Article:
By Chris Emma-
LAS VEGAS (CBS) — Counting down the final seconds of a blowout game, a theater filled with about 2,000 people went into frenzy.
In a sparsely filled gym in Washington, with Michigan State leading by 16 points and 15 seconds on the clock, Delaware’s Sean Locke stepped to the free-throw line for two shots. Fans had already begun to file out of the venue. But in Las Vegas sportsbook LVH, everything was on the line.
The Vegas spread had the Spartans as a 14-point favorite over Delaware, and Michigan State would hold the ball for a victory, one long in hand. Two points would cause a push for the wager. Locke clanked his first free throw off the rim, and the crowd exploded with split emotions.
One man sprinted through the aisle, high-fiving people en route to the window to collect his winnings. Another heaved his losing ticket over the theater balcony and ripped back his Bloody Mary.
This is a common scene in casinos all over Sin City, where seemingly ordinary games create a circus-like atmosphere. For the madness of March, it’s an incredible scene.
Sean Locke is a name many casual bettors from Thursday will rue. Todd Fuhrman still remembers names like Brandon Heath and Mohamed Abukar, members of San Diego State’s 2006 team that blew a would-be cover in a loss to Indiana.
Fuhrman, a former oddsmaker at Caesar’s Palace and now a game analyst with Fox Sports, was 21 years old and with friends on a bachelor party. It was the first round of the NCAA Tournament, and his group split a bet on San Diego State covering a 2.5-point spread. The Aztecs unraveled and crushed a clear victory.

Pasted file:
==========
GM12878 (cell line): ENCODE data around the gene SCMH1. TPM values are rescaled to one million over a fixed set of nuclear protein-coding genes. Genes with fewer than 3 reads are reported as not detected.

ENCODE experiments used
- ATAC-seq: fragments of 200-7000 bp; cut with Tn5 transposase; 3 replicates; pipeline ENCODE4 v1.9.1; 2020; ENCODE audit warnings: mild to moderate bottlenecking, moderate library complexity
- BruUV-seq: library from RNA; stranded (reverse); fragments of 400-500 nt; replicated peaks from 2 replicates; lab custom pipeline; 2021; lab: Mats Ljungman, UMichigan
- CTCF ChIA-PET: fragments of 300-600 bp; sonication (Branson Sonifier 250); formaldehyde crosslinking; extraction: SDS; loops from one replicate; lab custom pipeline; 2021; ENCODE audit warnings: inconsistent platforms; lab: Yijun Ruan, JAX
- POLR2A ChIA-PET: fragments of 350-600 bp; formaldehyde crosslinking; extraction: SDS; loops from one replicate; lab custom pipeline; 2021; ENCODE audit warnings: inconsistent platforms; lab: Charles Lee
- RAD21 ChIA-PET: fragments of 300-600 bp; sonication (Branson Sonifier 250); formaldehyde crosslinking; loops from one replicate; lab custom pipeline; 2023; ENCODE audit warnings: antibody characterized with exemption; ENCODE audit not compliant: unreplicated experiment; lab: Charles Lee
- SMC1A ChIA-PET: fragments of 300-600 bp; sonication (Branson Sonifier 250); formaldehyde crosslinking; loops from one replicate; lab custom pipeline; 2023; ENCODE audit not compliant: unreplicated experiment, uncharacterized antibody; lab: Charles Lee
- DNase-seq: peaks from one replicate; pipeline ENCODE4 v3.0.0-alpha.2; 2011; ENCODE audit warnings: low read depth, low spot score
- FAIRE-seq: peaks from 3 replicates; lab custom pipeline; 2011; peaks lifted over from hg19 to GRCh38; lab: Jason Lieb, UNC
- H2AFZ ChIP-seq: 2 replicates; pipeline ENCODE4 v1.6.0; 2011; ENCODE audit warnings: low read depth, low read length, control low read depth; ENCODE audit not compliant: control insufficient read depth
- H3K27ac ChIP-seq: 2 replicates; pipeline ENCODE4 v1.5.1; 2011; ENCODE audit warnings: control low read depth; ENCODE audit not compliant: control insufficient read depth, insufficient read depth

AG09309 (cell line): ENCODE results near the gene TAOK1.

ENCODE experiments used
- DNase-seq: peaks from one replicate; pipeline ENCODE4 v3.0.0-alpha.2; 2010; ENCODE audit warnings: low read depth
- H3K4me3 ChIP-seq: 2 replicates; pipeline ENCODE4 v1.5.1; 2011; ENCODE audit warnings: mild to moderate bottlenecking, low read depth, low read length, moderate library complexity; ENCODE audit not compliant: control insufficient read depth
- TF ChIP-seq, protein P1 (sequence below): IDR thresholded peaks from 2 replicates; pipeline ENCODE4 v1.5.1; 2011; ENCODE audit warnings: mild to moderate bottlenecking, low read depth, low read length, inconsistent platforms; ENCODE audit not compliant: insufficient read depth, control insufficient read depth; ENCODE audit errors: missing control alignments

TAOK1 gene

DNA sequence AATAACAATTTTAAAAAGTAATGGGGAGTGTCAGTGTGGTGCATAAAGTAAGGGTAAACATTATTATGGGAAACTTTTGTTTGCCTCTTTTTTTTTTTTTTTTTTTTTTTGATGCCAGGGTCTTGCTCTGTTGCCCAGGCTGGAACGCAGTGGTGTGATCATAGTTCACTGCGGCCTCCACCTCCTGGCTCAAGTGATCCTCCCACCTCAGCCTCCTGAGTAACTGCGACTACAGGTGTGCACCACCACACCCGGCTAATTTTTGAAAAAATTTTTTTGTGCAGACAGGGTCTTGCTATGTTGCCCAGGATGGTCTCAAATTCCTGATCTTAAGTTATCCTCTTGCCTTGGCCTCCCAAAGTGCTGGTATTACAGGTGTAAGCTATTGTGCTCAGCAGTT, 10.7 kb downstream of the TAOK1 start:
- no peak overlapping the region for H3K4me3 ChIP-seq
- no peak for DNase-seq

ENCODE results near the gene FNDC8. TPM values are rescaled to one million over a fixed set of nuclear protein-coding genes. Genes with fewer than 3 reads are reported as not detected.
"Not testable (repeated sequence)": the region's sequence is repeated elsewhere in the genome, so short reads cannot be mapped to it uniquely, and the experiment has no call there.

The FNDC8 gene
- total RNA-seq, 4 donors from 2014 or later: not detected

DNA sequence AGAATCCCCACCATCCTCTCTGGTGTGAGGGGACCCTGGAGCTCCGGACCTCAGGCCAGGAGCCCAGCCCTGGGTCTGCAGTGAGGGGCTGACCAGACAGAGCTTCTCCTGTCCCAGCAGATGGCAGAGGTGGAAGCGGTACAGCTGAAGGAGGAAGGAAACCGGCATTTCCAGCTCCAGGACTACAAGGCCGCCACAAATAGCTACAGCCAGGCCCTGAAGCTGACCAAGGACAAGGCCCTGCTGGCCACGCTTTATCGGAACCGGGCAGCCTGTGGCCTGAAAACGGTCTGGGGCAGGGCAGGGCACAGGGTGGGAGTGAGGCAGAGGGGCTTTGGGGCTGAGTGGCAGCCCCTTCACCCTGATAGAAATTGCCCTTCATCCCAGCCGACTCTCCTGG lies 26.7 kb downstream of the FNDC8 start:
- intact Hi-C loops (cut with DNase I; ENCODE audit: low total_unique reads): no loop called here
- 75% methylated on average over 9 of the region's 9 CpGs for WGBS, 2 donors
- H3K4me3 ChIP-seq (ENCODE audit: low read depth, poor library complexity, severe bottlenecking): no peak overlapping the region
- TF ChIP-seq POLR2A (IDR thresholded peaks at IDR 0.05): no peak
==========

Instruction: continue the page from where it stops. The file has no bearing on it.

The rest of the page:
Years later, Fuhrman can laugh at his first experience in Las Vegas for the big dance.
“You don’t remember the ones that you got lucky to win, you remember the ones you got unlucky to lose,” Furhman said.
On Thursday, the fun of college basketball brought work for Fuhrman. He was on a Fox Sports set for four hours in the morning, then back at night to recap the day’s events. But much of his enjoyment comes from seeing fans from across the country flock to the sportsbooks.
“For folks who come in and don’t have the chance to bet legally throughout the course of the year, it’s such an opportunity,” Fuhrman said. “To see people, how excited they get to take advantage of the opportunities, it’s very refreshing.”
Walk downstairs for a cup of coffee on Thursday morning and a line wraps out the nearby sportsbook door, extending deep with a thousand people. One man wore a Wisconsin shirt, another donned a Syracuse jersey and one had Indiana’s candy-striped pants on with a red Hoosiers jersey.
This was the line to wager on these NCAA Tournament games, and it was packed with people hours before the sportsbook even opened. For every one degenerate, there was a score of more casual fans.
Vegas sportsbooks see their biggest days in the month of March. Nothing draws crowds to ticket windows quite like the NCAA Tournament.
Thursday and Friday of the tournament feature a combined 32 games, stacked together. The fast pace of basketball makes for unpredictable wagering as a game — or a point spread — can slip away in a hurry.
“It’s just one of those things that everybody gets involved in a sporting event,” Fuhrman said. “Everybody has a vested interest, whether it’s a bracket, a single-game wager, a future, a regional. People just want to be in action.
“A five-dollar bettor can have just as much fun as someone betting a thousand dollars.”
Or they can be just as miserable over a missed bet. That promising betting slip can instantly become a loser, crumpled up and thrown off a balcony.
Names like Sean Locke and Brandon Heath live in the Vegas sportsbooks for years. March becomes true madness in Sin City.
Chris Emma covers the college sports scene for CBS Chicago. Follow him on Twitter@CEmmaScout.